04/08/2022 - 16:20

Carbon charge plans for WA grid

04/08/2022 - 16:20


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A carbon penalty will be considered for high emission generators in WA's main power grid, with the state government to sound out industry.

Carbon charge plans for WA grid
The old coal power station in Kwinana will soon host a battery. Photo: Matt Mckenzie

A carbon penalty will be considered for high emission generators in WA's main power grid, with the state government to sound out industry, Business News can reveal. 

Energy Minister Bill Johnston wrote to the state’s coordinator of energy this week requesting the office assess a penalty mechanism for high carbon emitting power stations, a spokesperson told Business News.

The government is planning to shut Synergy’s remaining coal-fired generators by 2030, with $3.8 billion to fund renewables and an upgraded grid.

But private power stations will remain, including Bluewaters’ coal plant, and gas units operated by Alinta, Newgen and others, all of which may be impacted by the penalty.

The penalty would be levied on newly built and legacy generators in the South West Interconnected System, which covers Perth and surrounds, although the exact details are yet to be determined.

A carbon price featured as a suggested policy in a discussion paper recently released by the state’s economic regulator, which expressed concerns that renewables would not earn sufficient revenue under the existing market structure as thermal generators exit.

The Economic Regulation Authority warned in the report that existing price signals in the market won’t commercially justify new low emission generation or storage.

Mr Johnston’s letter asks the coordinator to ensure that any proposal have “net zero impact on overall cost to consumers”.

Revenue from the penalty could be used to incentivise early entry of firming technologies to ensure reliable power continues as the sector moves towards net zero emissions by 2050, the letter said.

That comes as the government reviews the reserve capacity mechanism, a payment to generators to ensure availability when the system needs extra power.

Energy Policy WA’s market advisory committee is expected to review the carbon penalty proposal next week.

“The Economic Regulation Authority has published a discussion paper for industry consultation and expects to provide a final report to the minister by 11 October 2022,” the spokesperson said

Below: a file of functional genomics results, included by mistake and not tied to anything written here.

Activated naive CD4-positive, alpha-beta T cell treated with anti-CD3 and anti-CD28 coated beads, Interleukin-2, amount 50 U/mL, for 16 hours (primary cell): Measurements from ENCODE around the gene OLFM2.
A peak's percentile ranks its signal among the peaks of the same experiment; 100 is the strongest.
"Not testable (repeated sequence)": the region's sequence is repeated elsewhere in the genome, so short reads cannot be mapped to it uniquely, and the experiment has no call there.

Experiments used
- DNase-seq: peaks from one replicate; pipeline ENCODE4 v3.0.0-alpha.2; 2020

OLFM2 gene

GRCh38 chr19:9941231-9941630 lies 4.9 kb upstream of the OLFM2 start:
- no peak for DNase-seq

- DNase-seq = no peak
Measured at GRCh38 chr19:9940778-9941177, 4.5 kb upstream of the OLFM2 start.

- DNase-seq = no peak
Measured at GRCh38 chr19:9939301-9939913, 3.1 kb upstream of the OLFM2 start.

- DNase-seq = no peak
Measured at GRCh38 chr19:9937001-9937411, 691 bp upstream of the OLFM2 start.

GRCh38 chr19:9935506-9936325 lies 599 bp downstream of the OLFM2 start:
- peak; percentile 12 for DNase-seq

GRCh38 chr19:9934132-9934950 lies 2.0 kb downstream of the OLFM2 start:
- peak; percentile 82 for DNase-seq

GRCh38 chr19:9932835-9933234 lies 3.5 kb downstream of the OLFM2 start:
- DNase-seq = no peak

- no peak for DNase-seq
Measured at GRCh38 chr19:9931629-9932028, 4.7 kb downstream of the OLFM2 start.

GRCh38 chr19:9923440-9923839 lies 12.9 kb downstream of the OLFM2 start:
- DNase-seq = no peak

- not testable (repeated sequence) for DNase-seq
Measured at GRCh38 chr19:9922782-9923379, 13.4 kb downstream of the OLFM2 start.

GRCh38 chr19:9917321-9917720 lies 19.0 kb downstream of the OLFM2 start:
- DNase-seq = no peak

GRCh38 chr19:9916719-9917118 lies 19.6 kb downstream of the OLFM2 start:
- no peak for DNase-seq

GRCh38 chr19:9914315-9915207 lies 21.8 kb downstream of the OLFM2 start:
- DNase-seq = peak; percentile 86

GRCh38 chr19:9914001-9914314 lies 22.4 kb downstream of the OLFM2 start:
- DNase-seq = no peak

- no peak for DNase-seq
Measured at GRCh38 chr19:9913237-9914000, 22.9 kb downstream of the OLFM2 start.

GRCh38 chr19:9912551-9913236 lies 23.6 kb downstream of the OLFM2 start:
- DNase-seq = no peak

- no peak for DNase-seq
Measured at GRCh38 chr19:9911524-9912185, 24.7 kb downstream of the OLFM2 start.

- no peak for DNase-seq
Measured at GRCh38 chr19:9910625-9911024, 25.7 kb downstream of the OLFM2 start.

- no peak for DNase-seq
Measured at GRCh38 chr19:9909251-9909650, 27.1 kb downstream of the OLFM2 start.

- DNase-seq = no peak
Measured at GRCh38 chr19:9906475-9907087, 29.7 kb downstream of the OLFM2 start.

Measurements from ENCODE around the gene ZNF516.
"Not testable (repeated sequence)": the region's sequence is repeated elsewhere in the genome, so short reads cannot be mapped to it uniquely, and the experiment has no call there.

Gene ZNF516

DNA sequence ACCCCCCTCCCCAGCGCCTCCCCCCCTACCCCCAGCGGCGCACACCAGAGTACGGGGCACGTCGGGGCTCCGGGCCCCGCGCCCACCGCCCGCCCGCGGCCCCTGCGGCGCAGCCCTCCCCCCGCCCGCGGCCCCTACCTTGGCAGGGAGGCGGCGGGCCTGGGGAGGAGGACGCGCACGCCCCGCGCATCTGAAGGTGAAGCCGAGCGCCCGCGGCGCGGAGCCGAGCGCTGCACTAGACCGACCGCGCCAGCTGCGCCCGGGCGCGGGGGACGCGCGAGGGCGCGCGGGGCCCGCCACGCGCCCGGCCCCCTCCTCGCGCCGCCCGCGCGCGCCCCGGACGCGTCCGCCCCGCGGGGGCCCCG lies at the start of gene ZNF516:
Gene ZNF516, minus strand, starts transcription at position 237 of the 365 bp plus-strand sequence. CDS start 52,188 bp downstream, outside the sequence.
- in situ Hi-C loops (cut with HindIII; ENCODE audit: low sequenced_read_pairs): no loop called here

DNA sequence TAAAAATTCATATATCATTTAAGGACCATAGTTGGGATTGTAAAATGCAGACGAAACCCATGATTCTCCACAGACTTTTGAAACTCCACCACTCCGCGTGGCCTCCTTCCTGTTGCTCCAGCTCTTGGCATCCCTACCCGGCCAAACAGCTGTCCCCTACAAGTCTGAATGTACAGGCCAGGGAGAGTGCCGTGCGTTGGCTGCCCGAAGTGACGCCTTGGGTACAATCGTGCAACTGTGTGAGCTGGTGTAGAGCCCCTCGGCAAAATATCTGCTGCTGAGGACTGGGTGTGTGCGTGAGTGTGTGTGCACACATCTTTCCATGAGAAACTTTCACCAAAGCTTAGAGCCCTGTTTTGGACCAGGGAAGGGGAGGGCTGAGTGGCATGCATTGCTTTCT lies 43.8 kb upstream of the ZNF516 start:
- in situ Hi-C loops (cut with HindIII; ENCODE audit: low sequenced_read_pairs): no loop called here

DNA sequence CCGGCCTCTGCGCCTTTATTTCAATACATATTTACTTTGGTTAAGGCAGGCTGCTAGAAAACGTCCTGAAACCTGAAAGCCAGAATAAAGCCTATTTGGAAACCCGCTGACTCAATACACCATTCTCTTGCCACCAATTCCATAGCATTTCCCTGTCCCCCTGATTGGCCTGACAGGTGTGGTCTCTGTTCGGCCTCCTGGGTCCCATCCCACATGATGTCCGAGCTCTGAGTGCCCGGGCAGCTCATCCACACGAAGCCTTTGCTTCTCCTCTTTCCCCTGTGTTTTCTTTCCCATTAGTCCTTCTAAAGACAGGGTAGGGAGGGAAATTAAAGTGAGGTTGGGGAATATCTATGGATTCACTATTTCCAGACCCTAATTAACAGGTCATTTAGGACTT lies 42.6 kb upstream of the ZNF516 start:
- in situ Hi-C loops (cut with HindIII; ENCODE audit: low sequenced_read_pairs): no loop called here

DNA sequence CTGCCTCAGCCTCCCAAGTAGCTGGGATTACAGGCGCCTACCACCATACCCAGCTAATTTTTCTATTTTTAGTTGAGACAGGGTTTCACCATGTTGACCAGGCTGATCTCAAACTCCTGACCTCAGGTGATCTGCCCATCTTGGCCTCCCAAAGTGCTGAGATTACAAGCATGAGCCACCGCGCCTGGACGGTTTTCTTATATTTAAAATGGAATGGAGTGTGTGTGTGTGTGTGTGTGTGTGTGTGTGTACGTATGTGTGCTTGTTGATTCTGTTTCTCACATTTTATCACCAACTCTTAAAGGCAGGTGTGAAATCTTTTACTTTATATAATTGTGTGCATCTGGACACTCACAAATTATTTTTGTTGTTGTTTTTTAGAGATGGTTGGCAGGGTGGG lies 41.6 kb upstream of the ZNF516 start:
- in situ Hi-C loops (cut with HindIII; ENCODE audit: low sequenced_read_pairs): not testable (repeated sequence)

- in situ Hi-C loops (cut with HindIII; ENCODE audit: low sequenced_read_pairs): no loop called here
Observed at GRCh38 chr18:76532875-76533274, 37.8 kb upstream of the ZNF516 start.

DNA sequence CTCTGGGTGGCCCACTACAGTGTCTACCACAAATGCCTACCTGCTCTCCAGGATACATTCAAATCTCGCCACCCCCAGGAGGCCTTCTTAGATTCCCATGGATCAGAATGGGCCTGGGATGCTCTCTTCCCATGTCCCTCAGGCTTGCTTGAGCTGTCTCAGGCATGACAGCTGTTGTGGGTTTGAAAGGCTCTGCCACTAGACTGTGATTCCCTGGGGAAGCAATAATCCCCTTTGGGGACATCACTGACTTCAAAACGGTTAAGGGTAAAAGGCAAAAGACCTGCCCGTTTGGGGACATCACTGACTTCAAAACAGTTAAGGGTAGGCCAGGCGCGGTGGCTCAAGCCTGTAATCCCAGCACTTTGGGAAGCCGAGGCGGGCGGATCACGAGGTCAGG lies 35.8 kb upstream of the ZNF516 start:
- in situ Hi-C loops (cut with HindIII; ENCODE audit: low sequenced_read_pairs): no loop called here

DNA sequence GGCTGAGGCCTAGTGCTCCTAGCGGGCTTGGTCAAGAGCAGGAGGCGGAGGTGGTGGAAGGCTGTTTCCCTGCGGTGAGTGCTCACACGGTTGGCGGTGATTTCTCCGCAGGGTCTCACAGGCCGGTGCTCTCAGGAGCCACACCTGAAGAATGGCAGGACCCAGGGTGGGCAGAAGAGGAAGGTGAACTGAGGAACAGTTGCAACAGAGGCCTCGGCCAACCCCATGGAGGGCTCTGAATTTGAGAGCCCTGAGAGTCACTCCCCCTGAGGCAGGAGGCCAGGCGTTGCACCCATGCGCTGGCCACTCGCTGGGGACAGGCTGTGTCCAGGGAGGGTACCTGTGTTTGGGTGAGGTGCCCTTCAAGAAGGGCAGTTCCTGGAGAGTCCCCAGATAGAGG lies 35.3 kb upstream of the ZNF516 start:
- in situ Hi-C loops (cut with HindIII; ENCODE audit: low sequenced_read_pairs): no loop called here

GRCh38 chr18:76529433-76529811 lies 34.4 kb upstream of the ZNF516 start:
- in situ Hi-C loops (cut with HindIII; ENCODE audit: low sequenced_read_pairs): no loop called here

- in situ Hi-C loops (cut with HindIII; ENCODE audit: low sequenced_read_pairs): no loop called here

“This is consistent with the approach across the nation, as all governments look to ensure stable electricity markets that contribute to their greenhouse gas emissions targets.”


Energy expert Richard Harris said he expected the mechanism would start with a benchmark set at the grid’s existing emissions, which would be lowered over time.

“The carbon intensity of the (SWIS) is actually lower than the east coast because it's largely gas-fired,” Mr Harris said.

“The east coast is (more) dependent on coal.”

He said setting the policy could give investors more certainty to invest in new capacity on the grid.

That certainty would also be supported by the federal government’s plans to legislate an emissions target, currently before parliament.

He said many projects had fallen at the final hurdle because financing was dependent on long term clarity around the rules of the market.

“Right around Australia I’m getting the same message,” Mr Harris said.

“Investments have been held up because people don’t know what the rules are.

“That’s why the federal target needs to be legislated.

“Legislation gives certainty.”

Lavan partner Luke O'Callaghan said the high emitter penalty could help encourage new technology.

"I think it’s really good that the government looks at it, because if we in WA want to lead in terms of tech more needs to be done than just grants,” Mr O'Callaghan said.

"You've got to give a signal.

"If there are ways to justify opening up new technology options, we should look at it.

"A lot of the technology and related stuff we talk about in pilot programs and Linkedin posts won't stack up in a big way until there's a carbon price.”

He said the details would need to be clear before the impact on consumers would be known.

Power prices in Western Australia were also ultimately a political decision, he said.

That’s because government-owned Synergy is the only business that can retail power to consumers.

"So really, there may be zero direct price increases on residential consumers,” Mr O'Callaghan said.



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